Went to see Handel’s Messiah with my daughter which prompted me to want to write this post. The singing was wonderful and the small orchestra was uplifting. We shared a great evening and I’m buying her a version of it on cd for Christmas.George Fredrick Handel (born in Halle, Germany but doing most of his work in England) was not a theologian, Bible scholar, evangelist or Christian educator, but his heart was open to whatever beautiful words that were found in the Old Testament Hebrew Scriptures and he sensed that Jesus was the salvation of humanity.
There were passages from the King James Version of the Bible that entranced the great musician, moving him to closet himself away for a month, barely eating and sleeping while the greatest music the world has ever known wrote itself – bursting forth from the greatest words and greatest message ever heard (if you are a Christian that is).
Most people probably don’t know that there was a scriptural text compiled by Charles Jennens from the King James Bible and the Book of Common Prayer that Handel used.
On the 13th April, 1742, the music hall in Dublin resounded to the applause of an enthusiastic audience. For the first time in history, the great musical oratorio, Messiah, had been presented; and the conductor on that occasion, was none other than the composer himself, George Frederick Handel.
Oratorio means “oratory by music.” Oratorios were originally designed to educate people in significant portions of the Bible. They date back to the time when Bibles were so expensive that few could afford them, and of the few who could, fewer still were sufficiently educated to be able to read them. To overcome the barriers of ignorance, or unavailability of the Scriptures, the great texts of the Bible were put to music, and men (I’m hoping women too) were taught to learn and sing them. Some of this sacred music of the past is now incorporated in the hymns familiar to people all over the world; particularly the Psalms of David.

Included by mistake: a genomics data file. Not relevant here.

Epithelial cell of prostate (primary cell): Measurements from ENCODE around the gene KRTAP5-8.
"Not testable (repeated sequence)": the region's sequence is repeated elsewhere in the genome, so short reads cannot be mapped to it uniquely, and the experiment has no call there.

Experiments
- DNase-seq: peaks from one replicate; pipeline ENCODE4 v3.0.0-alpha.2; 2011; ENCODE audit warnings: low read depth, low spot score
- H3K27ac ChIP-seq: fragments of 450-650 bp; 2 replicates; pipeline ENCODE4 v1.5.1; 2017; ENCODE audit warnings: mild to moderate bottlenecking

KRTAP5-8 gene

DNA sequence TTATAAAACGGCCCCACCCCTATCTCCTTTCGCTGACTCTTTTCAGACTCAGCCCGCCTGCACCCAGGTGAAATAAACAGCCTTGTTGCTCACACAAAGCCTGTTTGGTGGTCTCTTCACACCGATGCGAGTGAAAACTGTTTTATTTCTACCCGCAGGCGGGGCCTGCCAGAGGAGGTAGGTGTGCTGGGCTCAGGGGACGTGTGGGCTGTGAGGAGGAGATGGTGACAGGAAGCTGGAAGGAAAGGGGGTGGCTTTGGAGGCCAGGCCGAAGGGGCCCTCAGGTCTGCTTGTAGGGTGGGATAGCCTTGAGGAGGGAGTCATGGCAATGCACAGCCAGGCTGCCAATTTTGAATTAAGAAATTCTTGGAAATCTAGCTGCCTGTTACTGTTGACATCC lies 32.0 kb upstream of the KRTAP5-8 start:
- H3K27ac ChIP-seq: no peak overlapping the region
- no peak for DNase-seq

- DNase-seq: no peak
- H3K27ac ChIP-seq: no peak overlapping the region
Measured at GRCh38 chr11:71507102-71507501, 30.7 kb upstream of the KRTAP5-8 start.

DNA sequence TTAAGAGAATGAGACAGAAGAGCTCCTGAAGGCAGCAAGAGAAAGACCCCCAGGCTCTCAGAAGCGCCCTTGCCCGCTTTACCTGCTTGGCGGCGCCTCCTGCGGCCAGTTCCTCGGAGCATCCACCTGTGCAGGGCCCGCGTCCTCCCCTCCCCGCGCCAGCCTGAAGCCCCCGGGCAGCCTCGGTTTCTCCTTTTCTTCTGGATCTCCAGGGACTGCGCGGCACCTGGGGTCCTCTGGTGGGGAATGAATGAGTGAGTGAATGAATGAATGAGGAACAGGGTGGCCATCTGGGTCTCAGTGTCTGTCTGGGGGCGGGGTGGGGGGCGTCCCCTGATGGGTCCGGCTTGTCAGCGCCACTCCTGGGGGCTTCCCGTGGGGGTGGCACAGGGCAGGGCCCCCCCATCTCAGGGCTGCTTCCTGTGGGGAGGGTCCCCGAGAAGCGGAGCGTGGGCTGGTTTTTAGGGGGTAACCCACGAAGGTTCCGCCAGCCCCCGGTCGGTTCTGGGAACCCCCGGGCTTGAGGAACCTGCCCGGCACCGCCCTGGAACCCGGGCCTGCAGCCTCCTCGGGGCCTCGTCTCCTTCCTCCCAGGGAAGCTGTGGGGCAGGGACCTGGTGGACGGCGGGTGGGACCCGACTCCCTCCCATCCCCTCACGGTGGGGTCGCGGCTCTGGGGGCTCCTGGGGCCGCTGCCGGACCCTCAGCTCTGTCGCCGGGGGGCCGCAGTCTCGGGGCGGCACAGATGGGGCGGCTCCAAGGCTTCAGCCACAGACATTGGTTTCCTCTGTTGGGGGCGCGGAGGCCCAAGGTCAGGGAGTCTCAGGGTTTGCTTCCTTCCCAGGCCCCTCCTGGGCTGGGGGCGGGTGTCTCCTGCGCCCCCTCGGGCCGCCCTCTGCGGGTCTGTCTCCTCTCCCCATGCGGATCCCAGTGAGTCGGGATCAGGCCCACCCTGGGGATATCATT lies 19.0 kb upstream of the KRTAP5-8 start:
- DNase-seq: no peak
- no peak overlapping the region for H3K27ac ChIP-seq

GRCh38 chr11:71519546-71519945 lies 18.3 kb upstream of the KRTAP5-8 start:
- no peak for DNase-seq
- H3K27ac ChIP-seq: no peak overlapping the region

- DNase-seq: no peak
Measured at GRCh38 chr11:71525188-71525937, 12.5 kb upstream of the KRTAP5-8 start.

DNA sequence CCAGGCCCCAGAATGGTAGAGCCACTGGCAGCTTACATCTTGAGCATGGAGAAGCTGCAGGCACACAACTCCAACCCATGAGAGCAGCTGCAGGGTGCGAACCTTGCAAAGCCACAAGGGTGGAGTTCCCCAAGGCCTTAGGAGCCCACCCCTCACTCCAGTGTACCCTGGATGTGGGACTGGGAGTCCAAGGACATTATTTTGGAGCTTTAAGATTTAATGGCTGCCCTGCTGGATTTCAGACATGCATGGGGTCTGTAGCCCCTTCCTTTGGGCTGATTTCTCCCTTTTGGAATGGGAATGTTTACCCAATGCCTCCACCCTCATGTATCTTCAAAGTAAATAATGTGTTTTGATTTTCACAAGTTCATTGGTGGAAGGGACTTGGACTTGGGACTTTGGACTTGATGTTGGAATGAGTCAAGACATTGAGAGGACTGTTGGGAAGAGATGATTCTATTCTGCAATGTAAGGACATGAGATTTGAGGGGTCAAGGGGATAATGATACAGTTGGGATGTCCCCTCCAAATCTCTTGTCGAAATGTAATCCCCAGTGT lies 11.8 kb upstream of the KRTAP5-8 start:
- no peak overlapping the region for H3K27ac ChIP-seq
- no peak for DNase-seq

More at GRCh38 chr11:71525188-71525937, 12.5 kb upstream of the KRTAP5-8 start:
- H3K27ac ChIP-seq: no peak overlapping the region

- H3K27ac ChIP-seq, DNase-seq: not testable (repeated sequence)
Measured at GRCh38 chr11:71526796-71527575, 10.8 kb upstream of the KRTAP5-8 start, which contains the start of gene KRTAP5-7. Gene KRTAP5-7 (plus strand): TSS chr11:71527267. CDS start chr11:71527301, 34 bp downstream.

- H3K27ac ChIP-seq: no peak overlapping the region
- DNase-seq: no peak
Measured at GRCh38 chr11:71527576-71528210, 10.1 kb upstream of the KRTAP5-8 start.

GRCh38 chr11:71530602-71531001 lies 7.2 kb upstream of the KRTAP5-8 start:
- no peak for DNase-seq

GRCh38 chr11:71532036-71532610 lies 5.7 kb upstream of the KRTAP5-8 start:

Handel’s oratorio presents oratory in music capable of thrilling audiences with some of the greatest and most beautiful of God’s words. This seems to have been partly the intention of the composer. At the conclusion of the first innovation at Dublin a friend approached Handel. “I must congratulate you upon such a beautiful piece of entertainment,” he said to the composer. “Entertainment!” exclaimed Handel, “That was not written for entertainment, it was written for education.” It is said, that on no occasion did Handel conduct this oratorio for money, but invariably for charity. Good for him!
Well the truth still stands…if the world will be saved…it will be through music.